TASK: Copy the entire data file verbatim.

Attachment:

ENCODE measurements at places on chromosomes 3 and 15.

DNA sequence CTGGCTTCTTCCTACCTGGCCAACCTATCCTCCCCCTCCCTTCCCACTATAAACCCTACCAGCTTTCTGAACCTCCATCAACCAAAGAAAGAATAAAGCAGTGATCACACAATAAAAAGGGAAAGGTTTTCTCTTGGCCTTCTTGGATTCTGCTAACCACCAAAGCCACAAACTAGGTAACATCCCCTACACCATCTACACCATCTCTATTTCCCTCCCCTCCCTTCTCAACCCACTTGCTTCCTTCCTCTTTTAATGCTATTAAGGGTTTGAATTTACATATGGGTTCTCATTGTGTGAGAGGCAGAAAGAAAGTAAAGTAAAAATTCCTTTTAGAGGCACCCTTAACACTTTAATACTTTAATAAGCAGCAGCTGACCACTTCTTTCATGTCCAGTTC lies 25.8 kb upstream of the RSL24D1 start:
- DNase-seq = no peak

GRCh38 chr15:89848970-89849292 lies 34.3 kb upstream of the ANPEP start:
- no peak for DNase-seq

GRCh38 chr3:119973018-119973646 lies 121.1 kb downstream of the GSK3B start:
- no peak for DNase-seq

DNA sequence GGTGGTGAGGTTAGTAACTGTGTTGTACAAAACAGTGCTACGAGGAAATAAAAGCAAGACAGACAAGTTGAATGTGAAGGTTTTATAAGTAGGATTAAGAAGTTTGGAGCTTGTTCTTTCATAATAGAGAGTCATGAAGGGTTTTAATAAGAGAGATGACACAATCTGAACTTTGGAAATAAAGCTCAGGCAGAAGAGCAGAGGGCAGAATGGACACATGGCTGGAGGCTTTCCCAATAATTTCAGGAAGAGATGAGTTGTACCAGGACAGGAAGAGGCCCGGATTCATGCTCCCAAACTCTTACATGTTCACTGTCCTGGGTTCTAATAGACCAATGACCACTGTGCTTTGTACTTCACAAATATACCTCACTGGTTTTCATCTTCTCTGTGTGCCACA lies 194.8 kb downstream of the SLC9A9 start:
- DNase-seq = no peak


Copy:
ENCODE measurements at places on chromosomes 3 and 15.

DNA sequence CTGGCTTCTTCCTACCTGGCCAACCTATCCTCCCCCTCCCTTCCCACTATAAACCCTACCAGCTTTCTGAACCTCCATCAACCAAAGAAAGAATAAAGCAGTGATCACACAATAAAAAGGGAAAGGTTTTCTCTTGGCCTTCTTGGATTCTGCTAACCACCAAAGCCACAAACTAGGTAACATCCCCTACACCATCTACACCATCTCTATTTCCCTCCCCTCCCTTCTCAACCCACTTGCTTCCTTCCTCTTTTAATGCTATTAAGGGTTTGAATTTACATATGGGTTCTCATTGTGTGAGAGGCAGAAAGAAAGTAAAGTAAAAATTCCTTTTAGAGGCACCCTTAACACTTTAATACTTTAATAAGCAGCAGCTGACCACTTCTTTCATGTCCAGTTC lies 25.8 kb upstream of the RSL24D1 start:
- DNase-seq = no peak

GRCh38 chr15:89848970-89849292 lies 34.3 kb upstream of the ANPEP start:
- no peak for DNase-seq

GRCh38 chr3:119973018-119973646 lies 121.1 kb downstream of the GSK3B start:
- no peak for DNase-seq

DNA sequence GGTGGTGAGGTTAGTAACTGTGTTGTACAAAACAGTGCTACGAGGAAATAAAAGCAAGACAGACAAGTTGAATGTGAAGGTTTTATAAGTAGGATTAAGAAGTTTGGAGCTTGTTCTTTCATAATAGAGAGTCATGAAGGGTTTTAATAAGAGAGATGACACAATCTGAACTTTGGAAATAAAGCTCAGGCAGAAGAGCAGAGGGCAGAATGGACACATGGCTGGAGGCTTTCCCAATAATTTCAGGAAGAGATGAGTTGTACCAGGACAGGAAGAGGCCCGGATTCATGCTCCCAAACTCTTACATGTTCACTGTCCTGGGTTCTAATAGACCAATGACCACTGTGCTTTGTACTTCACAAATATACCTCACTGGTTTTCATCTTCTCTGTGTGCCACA lies 194.8 kb downstream of the SLC9A9 start:
- DNase-seq = no peak